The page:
The Big Win (IHG): A Mezzo Analysis

The IHG Big Win presents each IHG Rewards Club guest with a customised set of "goals" to meet in order to enjoy a huge payout. Some of these bonus payouts are over 100,000 points. 


In my case, I was presented with a pretty lacklustre set of offers with a total potential payout of only 31,000. My set of offers is summarised as follows:

1 night win - 1,000 Points
Stay 4 nights - 3,000 Points
Book 2 stays with IHG directly - 2,000 Points
Stay at 3 different IHG brands - 7,000 Points
3 Saturday nights - 8,000 Points
Big Win - 10,000 Points
Total - 31,000 Points

As such I have initially decided not to participate in this round's Big Win offers.

However, since I only need one additional stay to earn 27,000 points (on top of base earnings), I have decided to participate in the Big Win despite it being relatively uninspired. Essentially 3 stays will gain me 28,000/31,000 of the potential bonus points. 

Singapore Reward Nights Redemption
(Rates in S$ have been selected on a day that typically does not reflect peak demand prices.)

  1. Holiday Inn Express: Singapore Clarke Quay - 20,000 Points (S$180++)
  2. Holiday Inn Express: Singapore Orchard Road - 20,000 Points (S$207++)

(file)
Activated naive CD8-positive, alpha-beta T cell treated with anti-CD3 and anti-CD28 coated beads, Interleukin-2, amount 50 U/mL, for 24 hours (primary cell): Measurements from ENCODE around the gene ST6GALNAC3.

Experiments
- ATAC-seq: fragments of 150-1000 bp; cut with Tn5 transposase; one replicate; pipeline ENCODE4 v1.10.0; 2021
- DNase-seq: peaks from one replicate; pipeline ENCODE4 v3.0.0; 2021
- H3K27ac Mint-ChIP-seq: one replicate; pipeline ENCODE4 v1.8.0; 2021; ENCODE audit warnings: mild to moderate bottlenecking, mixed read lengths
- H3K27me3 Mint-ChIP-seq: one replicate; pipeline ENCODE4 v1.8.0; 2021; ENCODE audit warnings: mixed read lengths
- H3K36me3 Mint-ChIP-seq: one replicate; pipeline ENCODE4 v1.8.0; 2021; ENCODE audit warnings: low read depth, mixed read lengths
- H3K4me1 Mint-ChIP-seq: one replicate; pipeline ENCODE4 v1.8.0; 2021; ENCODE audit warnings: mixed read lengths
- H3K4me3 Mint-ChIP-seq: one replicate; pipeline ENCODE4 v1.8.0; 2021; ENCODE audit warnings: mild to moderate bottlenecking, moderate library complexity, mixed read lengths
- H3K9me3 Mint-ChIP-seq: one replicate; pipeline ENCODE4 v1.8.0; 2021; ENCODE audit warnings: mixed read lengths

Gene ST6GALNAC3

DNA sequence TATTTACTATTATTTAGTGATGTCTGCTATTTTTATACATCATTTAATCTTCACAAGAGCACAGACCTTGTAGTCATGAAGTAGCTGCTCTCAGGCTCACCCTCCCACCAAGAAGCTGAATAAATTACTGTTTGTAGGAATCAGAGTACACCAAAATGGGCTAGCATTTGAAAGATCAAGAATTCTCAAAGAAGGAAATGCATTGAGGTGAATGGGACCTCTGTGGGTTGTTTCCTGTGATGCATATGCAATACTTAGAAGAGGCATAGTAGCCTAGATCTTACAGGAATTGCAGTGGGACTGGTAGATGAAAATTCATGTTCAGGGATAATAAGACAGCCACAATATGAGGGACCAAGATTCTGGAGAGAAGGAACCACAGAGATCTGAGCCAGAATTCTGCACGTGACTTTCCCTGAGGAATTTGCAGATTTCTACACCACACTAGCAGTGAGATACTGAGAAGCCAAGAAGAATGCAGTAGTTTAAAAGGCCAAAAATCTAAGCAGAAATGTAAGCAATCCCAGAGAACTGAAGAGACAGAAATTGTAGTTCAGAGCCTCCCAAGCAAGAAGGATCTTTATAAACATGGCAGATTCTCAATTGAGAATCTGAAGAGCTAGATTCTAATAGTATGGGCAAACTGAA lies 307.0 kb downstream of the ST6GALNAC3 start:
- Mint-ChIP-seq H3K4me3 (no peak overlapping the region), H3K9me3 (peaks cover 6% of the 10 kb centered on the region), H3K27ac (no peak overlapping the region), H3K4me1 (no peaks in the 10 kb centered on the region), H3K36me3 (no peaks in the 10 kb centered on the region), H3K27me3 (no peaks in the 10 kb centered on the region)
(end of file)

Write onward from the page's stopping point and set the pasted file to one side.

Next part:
3. Holiday Inn: Singapore Atrium - 25,000 Points (S$163++)
  4. Holiday Inn: Singapore Orchard City Centre - 35,000 Points (S$256++)
  5. Crowne Plaza Changi Airport - 40,000 Points (S$234++)
  6. Intercontinental: Singapore - 50,000 Points (S$267++)

As shown in the list above, the points required for a free night do not always correlate positively to the price of room. Since the ceiling for reward nights redemption in IHG is 50,000 Points, there are some properties in the world that offer rooms/villas that typically sell for almost S$1,000 at this rate (e.g. InterContinental Bora Bora Resort & Thalasso Spa Hotel). Therefore, it is always good to conserve IHG points for more expensive properties in order to get more bang for the buck. 

Conrad Bali - A Strategy

Profit maximising businesses are often interested in one thing. They are often concerned with the optimum level at which the business operates. In many instances, they want to know what is the best price to sell a product or service in order to maximise revenue. As such, they sometimes hire consultancy firms to help them with pricing and strategy (amongst many other things), hoping that it will help them drive profit. In economics, this is known as the efficient frontier. In day-to-day life, I call this is a simple cost benefit analysis. More simply put, what are you willing to pay for an extra unit of enjoyment.